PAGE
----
Dop­ing grounds ath­letes

Lesotho Times - - Sport - Mikia Kalati

The sports min­istry has still not paid some of the ath­letes who won last year’s high Altitude Sum­mer Marathon be­cause of sus­pected dop­ing, the Le­sotho Times has learnt.

The race, which took place in Mokhot­long on 6 De­cem­ber, at­tracted top run­ners from both Le­sotho and out­side the coun­try.

Lebenya Nkoka won the male edi­tion of the race, fol­lowed by his Le­sotho coun­ter­parts Sekeke Lesole and Lehlo­honolo Ralete­bele, re­spec­tively.

‘Mamoroallo Tjoka romped home in the fe­male sec­tion, fol­lowed by com­pa­triot Makam­pong Let­sie, and he­len Keep­hock­ing of Kenya.

The top 10 run­ners in each cat­e­gory were sup­posed to re­ceive var­i­ous amounts but ac­cord­ing to sources privy to the mat­ter, some were yet to be paid as the or­gan­is­ers had to re-ex­am­ine their blood sam­ples, which had tested pos­i­tive for per­for­mance-en­hanc­ing drugs.

Nkoka on Tues­day con­firmed he had not yet re­ceived the M100 000 win­ner’s prize, adding: “The whole sit­u­a­tion is very frus­trat­ing. I have been get­ting dif­fer­ent an­swers as to why the money has not been de­posited into my ac­count as promised.

“At first, the or­gan­is­ers told me that some of the ath­letes had tested pos­i­tive for a banned drug and the blood sam­ples had been sent for re-testing hence the de­lay.

“Later, I was told the de­lay was due to a change in gov­ern­ment, and I would get my money soon.

“At one stage, I was even told the money was be­ing pro­cessed and would be de­posited into my bank ac­count that day, but up to now, noth­ing of the sort has hap­pened.”

Nkoka (31) said it was “very dis­ap­point­ing” to be sent from pil­lar to post each time he en­quired about the money.

“I have been tak­ing part in South African races for a long time now and it doesn’t take three months to process one’s prize money.

You al­ways re­ceive the money on the promised date, but I still don’t know what is hap­pen­ing three months af­ter win­ning the high Altitude Marathon.

“As we speak, I’m on my way to the or­gan­is­ers and I bet I’m go­ing to be told a dif­fer­ent story to the one I got the last time,” he said.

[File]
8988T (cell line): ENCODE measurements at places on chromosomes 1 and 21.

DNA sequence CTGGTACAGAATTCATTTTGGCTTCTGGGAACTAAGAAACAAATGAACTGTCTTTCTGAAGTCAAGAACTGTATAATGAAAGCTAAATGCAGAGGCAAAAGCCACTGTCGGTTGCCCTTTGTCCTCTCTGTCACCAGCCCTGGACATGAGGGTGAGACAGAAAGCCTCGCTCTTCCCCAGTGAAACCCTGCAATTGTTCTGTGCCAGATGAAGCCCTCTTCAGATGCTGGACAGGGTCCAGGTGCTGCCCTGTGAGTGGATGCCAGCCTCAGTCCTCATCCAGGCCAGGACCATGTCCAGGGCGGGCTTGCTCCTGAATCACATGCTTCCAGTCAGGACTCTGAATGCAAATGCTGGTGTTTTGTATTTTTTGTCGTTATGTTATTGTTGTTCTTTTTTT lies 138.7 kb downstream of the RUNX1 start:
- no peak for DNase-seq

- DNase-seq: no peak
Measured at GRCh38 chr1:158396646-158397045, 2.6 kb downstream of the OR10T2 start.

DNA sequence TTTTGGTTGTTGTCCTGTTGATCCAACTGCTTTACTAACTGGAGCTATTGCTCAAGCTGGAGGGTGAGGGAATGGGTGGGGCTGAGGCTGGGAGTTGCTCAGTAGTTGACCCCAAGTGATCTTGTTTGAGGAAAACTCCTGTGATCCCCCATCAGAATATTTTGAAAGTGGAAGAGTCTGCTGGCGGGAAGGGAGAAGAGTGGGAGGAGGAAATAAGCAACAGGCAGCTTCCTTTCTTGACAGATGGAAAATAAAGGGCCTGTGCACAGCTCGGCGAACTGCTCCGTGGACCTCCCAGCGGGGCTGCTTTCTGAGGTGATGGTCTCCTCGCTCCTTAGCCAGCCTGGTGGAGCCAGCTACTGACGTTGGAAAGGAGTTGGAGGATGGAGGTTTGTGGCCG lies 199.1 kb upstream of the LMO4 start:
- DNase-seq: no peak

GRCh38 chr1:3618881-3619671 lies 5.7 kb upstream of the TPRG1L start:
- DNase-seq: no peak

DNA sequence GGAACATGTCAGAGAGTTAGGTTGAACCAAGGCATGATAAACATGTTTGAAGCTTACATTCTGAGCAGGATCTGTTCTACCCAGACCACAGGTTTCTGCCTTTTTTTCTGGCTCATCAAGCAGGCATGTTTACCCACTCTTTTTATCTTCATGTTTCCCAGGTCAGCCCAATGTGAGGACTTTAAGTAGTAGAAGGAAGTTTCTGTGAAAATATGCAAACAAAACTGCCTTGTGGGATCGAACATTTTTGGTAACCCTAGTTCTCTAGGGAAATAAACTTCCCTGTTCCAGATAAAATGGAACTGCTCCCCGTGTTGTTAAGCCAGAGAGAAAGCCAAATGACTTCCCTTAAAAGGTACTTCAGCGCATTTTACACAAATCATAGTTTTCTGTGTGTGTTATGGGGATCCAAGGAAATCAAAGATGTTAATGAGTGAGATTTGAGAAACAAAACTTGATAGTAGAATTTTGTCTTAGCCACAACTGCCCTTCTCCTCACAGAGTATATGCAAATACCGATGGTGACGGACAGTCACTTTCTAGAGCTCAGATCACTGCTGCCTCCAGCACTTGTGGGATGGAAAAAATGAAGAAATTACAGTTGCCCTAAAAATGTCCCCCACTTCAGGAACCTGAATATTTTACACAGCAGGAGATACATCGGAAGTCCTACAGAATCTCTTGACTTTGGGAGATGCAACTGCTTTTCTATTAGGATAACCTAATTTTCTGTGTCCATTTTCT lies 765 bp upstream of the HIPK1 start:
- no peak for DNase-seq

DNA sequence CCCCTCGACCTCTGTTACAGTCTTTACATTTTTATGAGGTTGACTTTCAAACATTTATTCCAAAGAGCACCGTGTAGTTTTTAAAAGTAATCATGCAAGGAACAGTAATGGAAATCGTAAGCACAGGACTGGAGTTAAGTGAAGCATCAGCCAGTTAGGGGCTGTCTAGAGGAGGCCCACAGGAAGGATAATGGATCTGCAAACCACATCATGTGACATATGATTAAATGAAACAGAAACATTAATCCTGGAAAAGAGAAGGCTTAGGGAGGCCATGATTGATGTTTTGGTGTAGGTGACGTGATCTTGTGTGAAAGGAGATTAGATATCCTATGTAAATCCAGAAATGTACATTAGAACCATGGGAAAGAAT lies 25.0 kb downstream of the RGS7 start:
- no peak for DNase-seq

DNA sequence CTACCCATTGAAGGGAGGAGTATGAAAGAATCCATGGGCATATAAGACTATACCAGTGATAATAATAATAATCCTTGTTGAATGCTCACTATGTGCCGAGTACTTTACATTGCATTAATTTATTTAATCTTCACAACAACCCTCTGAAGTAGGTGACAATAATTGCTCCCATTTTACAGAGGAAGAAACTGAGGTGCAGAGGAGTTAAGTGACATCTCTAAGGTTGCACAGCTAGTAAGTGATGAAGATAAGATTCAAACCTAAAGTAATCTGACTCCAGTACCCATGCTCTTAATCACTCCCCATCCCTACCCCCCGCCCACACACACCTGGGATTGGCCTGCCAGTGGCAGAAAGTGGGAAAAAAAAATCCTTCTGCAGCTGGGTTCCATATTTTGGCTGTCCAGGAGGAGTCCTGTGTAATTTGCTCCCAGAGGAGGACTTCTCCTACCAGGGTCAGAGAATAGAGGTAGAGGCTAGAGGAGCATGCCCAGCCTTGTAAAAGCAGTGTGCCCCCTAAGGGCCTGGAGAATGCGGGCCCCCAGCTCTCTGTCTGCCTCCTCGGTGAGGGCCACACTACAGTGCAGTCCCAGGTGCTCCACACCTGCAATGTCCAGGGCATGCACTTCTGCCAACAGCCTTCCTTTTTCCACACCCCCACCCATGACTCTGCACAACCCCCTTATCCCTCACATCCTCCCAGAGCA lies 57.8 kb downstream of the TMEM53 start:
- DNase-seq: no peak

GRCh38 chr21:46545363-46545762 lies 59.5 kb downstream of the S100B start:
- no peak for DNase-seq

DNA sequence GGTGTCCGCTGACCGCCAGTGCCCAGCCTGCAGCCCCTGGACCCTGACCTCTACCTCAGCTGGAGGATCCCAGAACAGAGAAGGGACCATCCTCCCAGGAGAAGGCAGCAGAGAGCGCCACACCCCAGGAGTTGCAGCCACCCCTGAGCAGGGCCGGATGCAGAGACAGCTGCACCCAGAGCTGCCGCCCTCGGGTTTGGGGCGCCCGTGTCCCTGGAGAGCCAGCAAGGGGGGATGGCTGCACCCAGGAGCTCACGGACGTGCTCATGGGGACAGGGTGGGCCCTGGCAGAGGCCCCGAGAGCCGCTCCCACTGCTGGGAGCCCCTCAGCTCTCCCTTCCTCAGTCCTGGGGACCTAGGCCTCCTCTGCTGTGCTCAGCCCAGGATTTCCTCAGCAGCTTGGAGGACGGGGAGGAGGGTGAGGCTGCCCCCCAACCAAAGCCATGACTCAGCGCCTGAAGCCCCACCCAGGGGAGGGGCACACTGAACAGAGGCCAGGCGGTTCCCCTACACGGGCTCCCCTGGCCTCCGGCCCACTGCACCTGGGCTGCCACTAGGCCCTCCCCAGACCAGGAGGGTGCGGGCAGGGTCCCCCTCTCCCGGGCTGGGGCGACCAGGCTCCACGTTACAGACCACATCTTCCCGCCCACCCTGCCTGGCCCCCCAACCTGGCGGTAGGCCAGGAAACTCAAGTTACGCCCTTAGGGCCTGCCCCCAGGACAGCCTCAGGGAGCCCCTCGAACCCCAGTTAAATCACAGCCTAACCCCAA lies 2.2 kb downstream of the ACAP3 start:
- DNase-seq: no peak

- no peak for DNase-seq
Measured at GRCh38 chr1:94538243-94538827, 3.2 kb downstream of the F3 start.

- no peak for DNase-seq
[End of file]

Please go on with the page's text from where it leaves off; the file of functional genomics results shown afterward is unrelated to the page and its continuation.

None of the other win­ners were im­me­di­ately avail­able for com­ment.

how­ever, the Min­istry of Sports Se­nior In­for­ma­tion Of­fi­cer, Thethiwe Maraka, con­firmed some of the ath­letes had not yet been paid.

“It’s only a mat­ter of time be­fore they re­ceive the money be­cause it is be­ing pro­cessed,” Maraka said.

Le­sotho Am­a­teur Ath­let­ics As­so­ci­a­tion Public Re­la­tions Of­fi­cer, Se­jana­mane Maphathe, re­ferred the Le­sotho Times to the Min­istry of Gen­der, Youth, Sports and Recre­ation “as the race’s or­gan­is­ers”.

can send more ath­letes to sim­i­lar state-of-the-art fa­cil­i­ties, thereby boost­ing the coun­try’s chances of pro­duc­ing such class-acts.

As some­body who eats and sleeps sport, I’m re­ally hop­ing the new ad­min­is­tra­tion is go­ing to come-up with new ideas of mak­ing this a bet­ter sport­ing na­tion.

Sport­ing codes such as rugby and bas­ket­ball have con­tin­ued to make ma­jor strides de­spite their fi­nan­cial strug­gles and I be­lieve they could be­come even bet­ter with im­proved fa­cil­i­ties and fi­nan­cial sup­port.

This coun­try has ben­e­fit­ted a lot through sport as many of our stars have put the coun­try on the map, so to speak.

We have the likes of ‘Mamoroallo Tjoka, who has won the Soweto Marathon a his­toric seven times and I think it’s very un­for­tu­nate that she has not been hon­oured by our gov­ern­ment, the way she de­serves.

All I’m say­ing is th­ese sport­ing fig­ures can do bet­ter with a lit­tle bit of sup­port and ap­pre­ci­a­tion from their gov­ern­ment the way it hap­pens in other coun­tries.

Ath­letes fight it out in the High Altitude Sum­mer Marathon in Mokhot­long in this file pic­ture.

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